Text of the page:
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A Commuter’s Listen

 

Like many other students on campus, I find myself on the JHMI Shuttle multiple times a week, traveling back and forth from the medical campus where I’m a Research Assistant. While my commute of about 20 minutes each way is nothing in comparison to the commute of some professors and graduate students, travel time gives me the opportunity to plug in my headphones and escape traffic on St. Paul street for a little bit. So every Monday, Tuesday and Friday I find myself with time to do one of my favorite things: listen to podcasts.

I remember, as a younger student, not understanding how people could listen to podcasts because it felt like more learning (ugh). But as life got a little busier, and current events became more pressing, podcasts turned out to be the easiest way to keep up with the news and also hear about stories that go otherwise unreported. As a plus, listening to them reminded me of listening to Car Talk on Saturday mornings with my Dad. So, to give a little window into my world, here are a few of my favorite podcasts and recent episodes:

 

Hidden Brain with Shankar Vedantam

This podcast is on the shorter side, about 20-25 minutes (perfect for the JHMI!), and releases a new episode each week. The podcast is described perfectly on NPR’s website: “The Hidden Brain project helps curious people understand the world – and themselves.” The host, Shankar, interviews people from around the world in varying fields, and finds a way to relate all the stories to the human condition. The perspective can be psychological, sociological or even economical, and the resulting effect is not only interesting, but also eye-opening. All in all, it’s nerdy and I love it.

One of my favorite episodes to date, is “Episode 48: Men: 44, Women: 0.” The podcast touched on how and why we still aren’t seeing women in leadership roles and how society has bound women into a sort of catch-22. I loved all the interviews in this episode, not only because it hit close to home, but because I finished it feeling empowered—I highly recommend it.

 

Wait, Wait…Don’t Tell Me! With Peter Segel

This is NPR’s Saturday game show, and it’s HILARIOUS. Each week the host travels to different cities with different guest panels and different celebrity interviews. The games all center on news stories from the week, and everyone has an incredibly strong pun game. These episodes are a bit longer—about 45-50 minutes—so I like listening to them while I’m running an experiment and have some down time. I also sometimes listen to them when I’m working out!

 

This American Life with Ira Glass

By this point you probably have concluded that I’m a huge dork and an NPR-ophile, to which I say, you’re absolutely right. This American Life is not only one of my favorites because of my love for Ira Glass (which I share with JHU_Emily), but because it’s definitely one of the most interesting ways to hear about current events that may not be making headlines. The episodes can be silly or serious, but will transport you to different cities across the country to discuss meaningful and recent social or political events. This podcast is also on the longer side, but totally worth it.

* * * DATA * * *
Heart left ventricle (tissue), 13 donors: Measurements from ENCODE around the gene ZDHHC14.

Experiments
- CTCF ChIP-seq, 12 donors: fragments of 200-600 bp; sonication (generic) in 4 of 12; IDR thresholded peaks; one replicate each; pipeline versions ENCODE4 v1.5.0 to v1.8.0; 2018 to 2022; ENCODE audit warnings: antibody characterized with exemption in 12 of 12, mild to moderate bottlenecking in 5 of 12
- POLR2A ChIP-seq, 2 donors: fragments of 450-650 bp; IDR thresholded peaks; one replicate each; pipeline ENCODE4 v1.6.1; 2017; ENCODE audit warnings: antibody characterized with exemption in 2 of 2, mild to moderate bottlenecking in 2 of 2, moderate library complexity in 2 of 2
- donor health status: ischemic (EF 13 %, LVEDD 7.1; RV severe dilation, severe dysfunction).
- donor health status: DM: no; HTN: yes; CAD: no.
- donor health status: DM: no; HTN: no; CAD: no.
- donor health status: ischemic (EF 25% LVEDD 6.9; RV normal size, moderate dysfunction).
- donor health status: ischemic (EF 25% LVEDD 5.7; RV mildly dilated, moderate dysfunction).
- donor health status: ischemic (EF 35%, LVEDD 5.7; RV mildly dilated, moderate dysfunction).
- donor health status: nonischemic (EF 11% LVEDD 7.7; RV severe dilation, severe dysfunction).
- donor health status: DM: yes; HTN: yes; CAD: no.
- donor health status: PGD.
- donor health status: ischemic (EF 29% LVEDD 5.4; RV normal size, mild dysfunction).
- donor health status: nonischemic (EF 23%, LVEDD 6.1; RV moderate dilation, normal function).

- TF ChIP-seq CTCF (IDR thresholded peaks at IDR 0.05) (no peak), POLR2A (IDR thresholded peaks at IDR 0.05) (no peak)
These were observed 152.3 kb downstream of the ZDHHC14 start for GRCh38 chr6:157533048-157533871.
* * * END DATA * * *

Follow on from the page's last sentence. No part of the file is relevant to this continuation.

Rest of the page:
One of my recent favorites has to be “#600: Will I know Anyone at This Party?” I actually texted JHU_Emily in the middle of this episode because I was geeking out. The episode talks about the changing atmosphere in the Republican Party while focusing on St. Cloud, Minnesota. It also features a musical number sung by the one and only, Neil Patrick Harris. So…enough said. Give it a listen!

 

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aforementioned text to JHU_Emily

Serial with Sarah Koenig

If you’re into murder mysteries, this one is for you. I actually got into Serial over the summer, because I would listen to it while running (what can I say…the intrigue of what was going to happen next kept me from thinking about the pain in my legs). Sarah Koenig investigates criminal cases that were closed with loose ends, and tries to piece together the information step by step to see if the case’s verdict was just. This podcast skyrocketed to popularity with the segment on Adnan Syed, but her second season unfolds a really interesting case as well.

NPR fuels a lot of my traveling, but the Podcast app on the iPhone has a lot of other great options. I like to scroll through the top charts to explore new series each week, whether it’s politics or a new comedy show. If you haven’t before, take a look!

 

 

 

2 thoughts on “A Commuter’s Listen

  1. Hi, Dev. You can find our application deadlines and requirements on our admissions site here: https://apply.jhu.edu/apply/. Our “By the Numbers” page, https://apply.jhu.edu/discover/by-the-numbers/, may also give you more details on admissions selectivity but keep in mind our process is a holistic one and we’re looking at more than just test scores and GPA. Find out more about that here: https://apply.jhu.edu/apply/process/. Hope this helps!

  2. Hi I am a student in India I wanted to ask…
    Is it quite tough to enter Hopkins….as in ,do I have to be exceptional at every subject in my high school and stuff ..I do wanna go into research and do find myself a nerd.could you tell me what I should I be looking forward too

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